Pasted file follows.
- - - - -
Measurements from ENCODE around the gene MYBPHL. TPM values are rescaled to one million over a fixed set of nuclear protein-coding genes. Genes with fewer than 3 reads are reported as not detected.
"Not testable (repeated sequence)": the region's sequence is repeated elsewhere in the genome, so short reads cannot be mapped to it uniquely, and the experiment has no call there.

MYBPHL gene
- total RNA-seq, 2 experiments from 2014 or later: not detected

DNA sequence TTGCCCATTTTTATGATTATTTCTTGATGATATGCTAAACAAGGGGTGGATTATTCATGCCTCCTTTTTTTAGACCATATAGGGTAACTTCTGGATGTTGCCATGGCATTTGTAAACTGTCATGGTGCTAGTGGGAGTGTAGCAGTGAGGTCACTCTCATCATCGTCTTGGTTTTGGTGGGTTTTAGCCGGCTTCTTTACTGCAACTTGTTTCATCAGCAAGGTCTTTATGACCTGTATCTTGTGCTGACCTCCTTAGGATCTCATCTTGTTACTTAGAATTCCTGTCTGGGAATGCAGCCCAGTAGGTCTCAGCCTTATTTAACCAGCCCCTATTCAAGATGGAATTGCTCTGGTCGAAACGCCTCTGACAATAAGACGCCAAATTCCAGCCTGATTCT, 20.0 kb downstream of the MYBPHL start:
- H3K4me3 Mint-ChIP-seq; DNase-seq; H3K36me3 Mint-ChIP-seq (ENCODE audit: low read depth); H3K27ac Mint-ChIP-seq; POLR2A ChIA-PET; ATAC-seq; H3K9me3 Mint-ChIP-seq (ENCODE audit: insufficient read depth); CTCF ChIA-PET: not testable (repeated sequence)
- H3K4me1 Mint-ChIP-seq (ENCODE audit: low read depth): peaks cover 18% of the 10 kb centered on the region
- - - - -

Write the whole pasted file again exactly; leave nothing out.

Measurements from ENCODE around the gene MYBPHL. TPM values are rescaled to one million over a fixed set of nuclear protein-coding genes. Genes with fewer than 3 reads are reported as not detected.
"Not testable (repeated sequence)": the region's sequence is repeated elsewhere in the genome, so short reads cannot be mapped to it uniquely, and the experiment has no call there.

MYBPHL gene
- total RNA-seq, 2 experiments from 2014 or later: not detected

DNA sequence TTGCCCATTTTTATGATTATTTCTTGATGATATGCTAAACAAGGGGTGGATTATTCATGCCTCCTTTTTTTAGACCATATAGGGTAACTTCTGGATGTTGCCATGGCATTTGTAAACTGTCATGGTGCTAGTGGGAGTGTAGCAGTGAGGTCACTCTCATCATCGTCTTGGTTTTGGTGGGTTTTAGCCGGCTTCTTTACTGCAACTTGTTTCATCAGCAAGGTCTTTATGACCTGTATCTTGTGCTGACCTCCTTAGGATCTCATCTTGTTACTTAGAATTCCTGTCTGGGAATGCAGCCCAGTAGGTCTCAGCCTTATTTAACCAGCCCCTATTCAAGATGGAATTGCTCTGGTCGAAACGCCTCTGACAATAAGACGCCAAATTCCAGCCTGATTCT, 20.0 kb downstream of the MYBPHL start:
- H3K4me3 Mint-ChIP-seq; DNase-seq; H3K36me3 Mint-ChIP-seq (ENCODE audit: low read depth); H3K27ac Mint-ChIP-seq; POLR2A ChIA-PET; ATAC-seq; H3K9me3 Mint-ChIP-seq (ENCODE audit: insufficient read depth); CTCF ChIA-PET: not testable (repeated sequence)
- H3K4me1 Mint-ChIP-seq (ENCODE audit: low read depth): peaks cover 18% of the 10 kb centered on the region